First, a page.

This year marks the 40th anniversary of women at Bowdoin and the Department of Theater and Dance has not missed the opportunity to comment on the challenges women have faced breaking into various fields. "Top Girls," directed by Assistant Professor of Theater Abigail Killeen, tracks one driven woman's struggle to ascend the ladder of an employment agency in early-1980s Britain. The play, written by Caryl Churchill, premiered last night and will be performed again tonight and tomorrow.

Marlene, played by Kacey Berry '13, is as tough as nails and has overcome an arduous past to pursue her ambitions. Her sister Joyce (Amy Spens '15) and niece Angie (Kate Kearns '14) both provide bracing depictions of an alternate future Marlene could have had if she made different choices.

In order to fully contextualize the feminist theme of "Top Girls," Ruiqi Tang '13 acted as a dramaturge during the production process. Her work orchestrating the presentation of the different women was apparent during the second scene in which women from history join Marlene for a longwinded yet fast-paced dinner. The dialogue in this scene includes the women talking over each other, interrupting each other, and making sure their voices are heard. Intentionally disjointed from the storyline, this scene offers the audience an opportunity to hear the stories of historically significant women from history and fiction, such as Pope Joan, Isabella Bird, Dull Gret, Lady Nijo, and Patient Griselda.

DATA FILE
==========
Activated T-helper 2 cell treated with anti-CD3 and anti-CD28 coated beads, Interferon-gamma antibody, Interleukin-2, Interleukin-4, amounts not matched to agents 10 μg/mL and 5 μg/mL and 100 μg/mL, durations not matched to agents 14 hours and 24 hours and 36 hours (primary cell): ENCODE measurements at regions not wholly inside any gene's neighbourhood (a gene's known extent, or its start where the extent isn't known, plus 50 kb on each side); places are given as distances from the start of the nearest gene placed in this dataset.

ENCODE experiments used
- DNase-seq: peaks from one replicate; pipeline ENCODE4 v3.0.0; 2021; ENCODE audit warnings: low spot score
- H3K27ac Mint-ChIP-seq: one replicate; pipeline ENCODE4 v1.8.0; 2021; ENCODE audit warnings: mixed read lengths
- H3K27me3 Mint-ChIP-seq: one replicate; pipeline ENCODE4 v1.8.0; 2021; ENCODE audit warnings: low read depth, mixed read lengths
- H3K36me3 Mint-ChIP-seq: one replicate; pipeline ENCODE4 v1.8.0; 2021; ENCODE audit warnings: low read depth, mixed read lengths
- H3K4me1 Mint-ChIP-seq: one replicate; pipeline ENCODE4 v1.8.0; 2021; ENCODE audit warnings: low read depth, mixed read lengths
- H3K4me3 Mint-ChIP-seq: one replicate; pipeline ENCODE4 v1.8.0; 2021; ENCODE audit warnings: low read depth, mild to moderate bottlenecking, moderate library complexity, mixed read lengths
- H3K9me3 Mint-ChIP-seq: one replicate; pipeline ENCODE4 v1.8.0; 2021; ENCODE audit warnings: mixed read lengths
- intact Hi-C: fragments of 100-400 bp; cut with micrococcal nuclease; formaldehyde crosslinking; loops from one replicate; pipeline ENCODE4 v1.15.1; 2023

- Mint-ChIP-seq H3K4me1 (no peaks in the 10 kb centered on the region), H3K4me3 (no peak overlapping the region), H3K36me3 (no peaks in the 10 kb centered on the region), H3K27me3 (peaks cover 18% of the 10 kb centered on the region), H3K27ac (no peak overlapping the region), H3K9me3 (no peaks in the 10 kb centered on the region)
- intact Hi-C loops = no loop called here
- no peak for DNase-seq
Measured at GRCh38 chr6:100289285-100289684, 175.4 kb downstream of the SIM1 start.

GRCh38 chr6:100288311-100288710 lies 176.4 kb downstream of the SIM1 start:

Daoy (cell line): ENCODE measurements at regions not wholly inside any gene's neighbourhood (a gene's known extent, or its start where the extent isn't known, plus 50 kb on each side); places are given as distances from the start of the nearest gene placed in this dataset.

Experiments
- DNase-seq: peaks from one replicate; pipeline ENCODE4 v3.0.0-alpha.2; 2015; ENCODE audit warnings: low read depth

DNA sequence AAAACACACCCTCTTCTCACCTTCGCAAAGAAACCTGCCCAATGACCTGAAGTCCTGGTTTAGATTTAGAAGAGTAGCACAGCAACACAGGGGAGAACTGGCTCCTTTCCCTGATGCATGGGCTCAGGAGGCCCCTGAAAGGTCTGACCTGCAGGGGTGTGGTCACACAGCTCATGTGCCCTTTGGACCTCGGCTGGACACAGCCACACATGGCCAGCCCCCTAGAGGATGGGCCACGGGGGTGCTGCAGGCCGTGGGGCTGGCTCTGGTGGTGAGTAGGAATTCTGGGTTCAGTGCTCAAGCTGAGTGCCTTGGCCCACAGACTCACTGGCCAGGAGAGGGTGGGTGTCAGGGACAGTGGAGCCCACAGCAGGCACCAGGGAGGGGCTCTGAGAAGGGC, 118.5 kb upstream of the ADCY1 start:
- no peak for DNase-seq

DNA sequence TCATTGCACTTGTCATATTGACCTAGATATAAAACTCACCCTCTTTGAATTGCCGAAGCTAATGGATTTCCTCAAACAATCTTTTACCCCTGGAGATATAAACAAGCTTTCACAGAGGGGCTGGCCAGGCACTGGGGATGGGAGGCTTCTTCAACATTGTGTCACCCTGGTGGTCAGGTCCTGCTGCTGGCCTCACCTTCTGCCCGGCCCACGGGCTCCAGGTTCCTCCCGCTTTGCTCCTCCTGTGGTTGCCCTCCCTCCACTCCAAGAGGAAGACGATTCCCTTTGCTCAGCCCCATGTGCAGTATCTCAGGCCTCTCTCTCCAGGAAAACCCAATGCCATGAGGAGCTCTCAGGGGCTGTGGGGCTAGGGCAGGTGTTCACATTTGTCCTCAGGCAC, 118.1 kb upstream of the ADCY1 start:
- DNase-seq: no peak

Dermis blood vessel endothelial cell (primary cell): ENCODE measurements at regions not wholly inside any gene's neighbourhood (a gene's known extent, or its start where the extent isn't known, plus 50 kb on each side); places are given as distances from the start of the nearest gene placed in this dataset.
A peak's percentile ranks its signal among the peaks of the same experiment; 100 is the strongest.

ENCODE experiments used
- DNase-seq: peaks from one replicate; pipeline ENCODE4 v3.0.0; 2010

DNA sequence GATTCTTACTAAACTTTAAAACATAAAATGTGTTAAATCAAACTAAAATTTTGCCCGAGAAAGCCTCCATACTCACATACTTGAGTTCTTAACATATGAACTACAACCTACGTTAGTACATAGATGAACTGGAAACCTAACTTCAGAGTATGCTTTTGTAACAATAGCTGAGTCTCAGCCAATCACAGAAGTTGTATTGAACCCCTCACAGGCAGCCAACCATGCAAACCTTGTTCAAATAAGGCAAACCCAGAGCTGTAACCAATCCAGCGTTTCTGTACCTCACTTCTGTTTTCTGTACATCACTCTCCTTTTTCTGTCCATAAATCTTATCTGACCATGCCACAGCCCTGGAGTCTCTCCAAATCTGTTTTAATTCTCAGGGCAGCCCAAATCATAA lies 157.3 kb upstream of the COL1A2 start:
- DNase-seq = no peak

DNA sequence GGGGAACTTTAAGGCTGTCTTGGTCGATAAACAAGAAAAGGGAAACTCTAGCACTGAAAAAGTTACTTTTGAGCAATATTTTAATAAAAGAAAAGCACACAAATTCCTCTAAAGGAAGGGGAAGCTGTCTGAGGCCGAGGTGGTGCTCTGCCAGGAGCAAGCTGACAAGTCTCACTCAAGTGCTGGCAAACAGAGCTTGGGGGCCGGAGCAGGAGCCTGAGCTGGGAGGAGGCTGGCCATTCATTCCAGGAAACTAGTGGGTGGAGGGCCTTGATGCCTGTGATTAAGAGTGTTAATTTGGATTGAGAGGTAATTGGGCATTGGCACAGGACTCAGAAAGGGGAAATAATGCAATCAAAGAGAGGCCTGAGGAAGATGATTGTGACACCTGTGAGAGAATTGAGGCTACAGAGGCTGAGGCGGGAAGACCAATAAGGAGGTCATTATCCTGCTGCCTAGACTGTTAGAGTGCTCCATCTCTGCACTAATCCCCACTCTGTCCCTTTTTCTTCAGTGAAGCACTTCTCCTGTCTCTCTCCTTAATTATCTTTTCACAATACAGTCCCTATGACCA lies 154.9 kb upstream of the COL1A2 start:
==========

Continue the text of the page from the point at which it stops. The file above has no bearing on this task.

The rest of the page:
The acting in "Top Girls" was pitch-perfect and the dialogue was quick and witty. Each actress seemed to embrace the "stiff upper lip" stereotype of strong English women and unabashedly made the audience sharply question the role of a women in a capitalist society. Furthermore, the scenes of great emotion were raw and vulnerable and portrayed with a great fervor and clear understanding of Churchill's original intent.

All the players, both on and off the stage, are deserving of praise.

At the beginning and end of scenes, the audience is sucked into the action with an eerily intense musical crescendo. A fun additional feature is how scene transitions include modest wardrobe changes happening on stage and set changes that include the characters staying fully in character. This keeps the audience's mind focused on the action at hand and makes the characters come off as more real than fiction. Although each person plays multiple roles (with the exception of Marlene), each is presented in a distinct way that only adds to this effect.

There is not a moment when the audience has a chance to forget about the female characters onstage.

As the play ends, the audience is left to ponder the sacrifices a woman must make in order to be successful. Does this mean raising children and living out the safe yet sheltered existence of a housewife? Or does it mean masculinizing one's self in an attempt to earn money and gain status in the workforce?

What the cast of "Top Girls" shrewdly does is simply depict these two outcomes with their respective consequences, both good and bad, without making any ultimate judgment calls.

The paper program offers a director's note in which Killeen states, "The choices we are faced with are complex. The answers don't lie in simply the right job, the right choice, a female prime minister, or even in a free market economy. Freedom has consequences and casualties. Those casualties are real: our relationships, our children and even ourselves." The cast of "Top Girls" beautifully portrays these consequences and leaves the viewers with a better understanding of how hard women have had to work to establish themselves as independent individuals.